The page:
One of the questions Zadie Smith raises in her latest novel, “NW,” is how people who come from the same circumstances can have such different outcomes. It begins with a ring at the doorbell, a scam that becomes awkward for the grifter and the mark, Leah, when they realize they grew up in the same neighborhood and went to the same school. Later, Leah’s husband and mother mock her for being so easily duped, but she prefers, for a while anyway, to believe that she was helping someone in need. But the con haunts Leah, and the woman who talked her out of thirty pounds appears again and again, reminding her how quickly she gave this woman money, and how easily their circumstances might have been reversed.
Leah is married to an African-Frenchman, Michel, and also dealing with an unwanted pregnancy. “NW” revolves mainly around Leah and Natalie, her oldest friend, another success story from their North West neighborhood. Natalie, a barrister, even went so far to change her name (from Keisha) to make her transformation complete. “Nat is the girl done good from the thousand-kid madhouse; done too good, maybe, to recall where she came from. To live like this you would have to forget everything that came before. How else could you manage?” On the surface, her life is perfect—a handsome, successful husband, beautiful children, beautiful home, and yet she engages in some reckless behavior that jeopardizes her family, and no one, even Leah, really has anything nice to say about her. Natalie and Leah’s long friendship is complicated by their husband’s different socio-economic classes, by their own disparity of income and success, and pressure on Leah and Michel to have children.
“NW” is light on plotting, focusing instead on the themes of identity and race, not uncommon in Smith’s work. Like a fresh version of Virginia Woolf, she slips back and forth in time. To a certain extent, the reader needs to give themselves over to ambiguity, it’s not uncommon to wonder exactly which character is speaking or to flip back through pages looking for the beginning of the thread. Within this romp through language and time in North West London almost hides a murder, treated with something like carelessness. But Smith is far too clever a writer to insert a meaningless death, isn’t she? After this random murder, Leah and Keisha’s childhood-through-present is described in no less than 185 short chapters. These brief vignettes provide snapshots of the girls’ lives, both hilarious and poignant. “Together they ran, jumped, danced, sang, bathed, colored-in, rode bikes, pushed a Valentine under Nathan Bogle’s door, read magazines, shared chips, sneaked a cigarette, read Cheryl’s diary, wrote the word FUCK on the first page of a Bible, tried to get The Exorcist out of the video shop, watched a prostitute or loose woman or a girl just crazy in love suck someone off in a phone box, found Cheryl’s weed, found Cheryl’s vodka, shaved Leah’s forearm with Cheryl’s razor, did the moonwalk, learned the obscene dance popularized by Salt-N-Pepa, and many other things of this nature.” Those paragraphs zip through the girl’s lives and Keisha’s self-invention and serve as an accurate representation of how our memories collect themselves—the mundane and the significant, all whirled together. When Leah finally confesses to Natalie that she can’t make sense of her circumstances, her friend’s reply is a little too easy, given everything that came before. “Because we worked harder,” she says. “We were smarter and we knew we didn’t want to end up begging on other people’s doorsteps. We wanted to get out.”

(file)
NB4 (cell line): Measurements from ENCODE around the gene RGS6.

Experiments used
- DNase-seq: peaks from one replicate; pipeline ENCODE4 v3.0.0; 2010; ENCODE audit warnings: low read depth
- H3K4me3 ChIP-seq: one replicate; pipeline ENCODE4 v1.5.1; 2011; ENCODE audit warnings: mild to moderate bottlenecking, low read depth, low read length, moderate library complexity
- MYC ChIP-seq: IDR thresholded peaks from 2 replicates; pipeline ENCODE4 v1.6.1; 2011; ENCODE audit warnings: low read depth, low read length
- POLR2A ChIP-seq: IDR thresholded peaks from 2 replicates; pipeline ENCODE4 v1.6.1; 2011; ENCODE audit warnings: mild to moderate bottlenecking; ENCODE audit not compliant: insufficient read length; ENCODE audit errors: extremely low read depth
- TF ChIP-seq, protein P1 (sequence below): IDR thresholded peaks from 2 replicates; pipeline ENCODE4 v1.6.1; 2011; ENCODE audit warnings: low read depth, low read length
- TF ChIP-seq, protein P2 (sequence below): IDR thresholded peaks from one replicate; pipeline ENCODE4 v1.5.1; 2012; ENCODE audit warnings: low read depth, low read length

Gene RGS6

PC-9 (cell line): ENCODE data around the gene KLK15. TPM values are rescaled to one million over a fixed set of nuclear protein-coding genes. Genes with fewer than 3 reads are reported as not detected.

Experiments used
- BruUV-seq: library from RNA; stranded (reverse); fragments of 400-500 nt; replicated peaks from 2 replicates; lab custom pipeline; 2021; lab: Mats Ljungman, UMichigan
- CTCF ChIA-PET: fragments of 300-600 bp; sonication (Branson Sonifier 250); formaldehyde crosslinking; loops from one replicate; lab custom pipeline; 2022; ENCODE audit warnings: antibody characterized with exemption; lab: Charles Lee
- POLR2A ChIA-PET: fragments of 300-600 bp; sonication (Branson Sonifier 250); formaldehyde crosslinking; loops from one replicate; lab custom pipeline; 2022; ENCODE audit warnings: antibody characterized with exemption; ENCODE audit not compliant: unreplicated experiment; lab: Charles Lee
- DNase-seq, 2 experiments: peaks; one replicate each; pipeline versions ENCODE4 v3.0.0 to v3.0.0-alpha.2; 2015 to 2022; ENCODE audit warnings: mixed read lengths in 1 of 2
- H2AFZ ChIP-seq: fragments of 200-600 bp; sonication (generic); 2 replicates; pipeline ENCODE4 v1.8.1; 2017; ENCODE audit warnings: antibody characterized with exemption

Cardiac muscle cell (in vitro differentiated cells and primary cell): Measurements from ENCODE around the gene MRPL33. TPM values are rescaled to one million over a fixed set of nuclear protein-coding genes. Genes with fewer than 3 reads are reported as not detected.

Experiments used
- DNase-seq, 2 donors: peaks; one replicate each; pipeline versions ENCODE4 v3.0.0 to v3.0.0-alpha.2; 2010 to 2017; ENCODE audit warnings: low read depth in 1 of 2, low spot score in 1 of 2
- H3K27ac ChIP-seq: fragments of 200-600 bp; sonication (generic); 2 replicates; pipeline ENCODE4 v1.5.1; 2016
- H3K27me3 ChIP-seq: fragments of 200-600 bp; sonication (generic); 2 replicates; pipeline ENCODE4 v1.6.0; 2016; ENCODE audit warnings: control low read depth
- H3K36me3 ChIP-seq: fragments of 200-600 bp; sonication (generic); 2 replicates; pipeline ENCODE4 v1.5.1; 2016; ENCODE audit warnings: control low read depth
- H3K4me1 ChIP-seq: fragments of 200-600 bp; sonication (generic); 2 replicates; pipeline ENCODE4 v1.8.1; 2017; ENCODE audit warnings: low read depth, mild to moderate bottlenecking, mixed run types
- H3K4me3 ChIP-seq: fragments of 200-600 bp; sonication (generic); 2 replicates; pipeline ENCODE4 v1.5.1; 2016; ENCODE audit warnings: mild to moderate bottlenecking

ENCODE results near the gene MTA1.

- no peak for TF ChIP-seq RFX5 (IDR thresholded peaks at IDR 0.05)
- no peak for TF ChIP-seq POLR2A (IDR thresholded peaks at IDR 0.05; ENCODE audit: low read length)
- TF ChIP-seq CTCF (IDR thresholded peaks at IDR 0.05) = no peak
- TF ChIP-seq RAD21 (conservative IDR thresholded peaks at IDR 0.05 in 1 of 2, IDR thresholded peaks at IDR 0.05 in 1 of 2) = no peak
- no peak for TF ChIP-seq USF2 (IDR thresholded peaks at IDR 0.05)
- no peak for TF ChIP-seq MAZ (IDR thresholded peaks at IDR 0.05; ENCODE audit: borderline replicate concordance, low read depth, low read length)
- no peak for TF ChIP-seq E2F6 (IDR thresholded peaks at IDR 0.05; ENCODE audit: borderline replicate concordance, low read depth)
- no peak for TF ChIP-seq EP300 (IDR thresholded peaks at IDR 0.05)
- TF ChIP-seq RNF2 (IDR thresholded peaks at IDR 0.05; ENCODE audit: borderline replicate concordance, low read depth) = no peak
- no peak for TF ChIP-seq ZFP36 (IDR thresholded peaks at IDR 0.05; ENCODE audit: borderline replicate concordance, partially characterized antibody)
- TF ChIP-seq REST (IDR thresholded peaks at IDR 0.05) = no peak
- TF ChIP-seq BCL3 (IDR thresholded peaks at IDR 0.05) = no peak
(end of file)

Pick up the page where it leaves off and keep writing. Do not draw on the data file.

“NW” doesn’t quite match the exhilaration of Smith’s wunderkind debut, “White Teeth,” or reach the brilliance of her sadly overlooked “On Beauty.” But this latest novel highlights her acuity of language and voice, steeped in literary tradition. Almost forty now and with a small child, Smith might be moving her work in a new direction—not surprisingly looking more deeply into the decision to have children, and the elements that make us who we are, or who we choose to be. (Kelly Roark)
by Zadie Smith
The Penguin Press, 416 pages, $27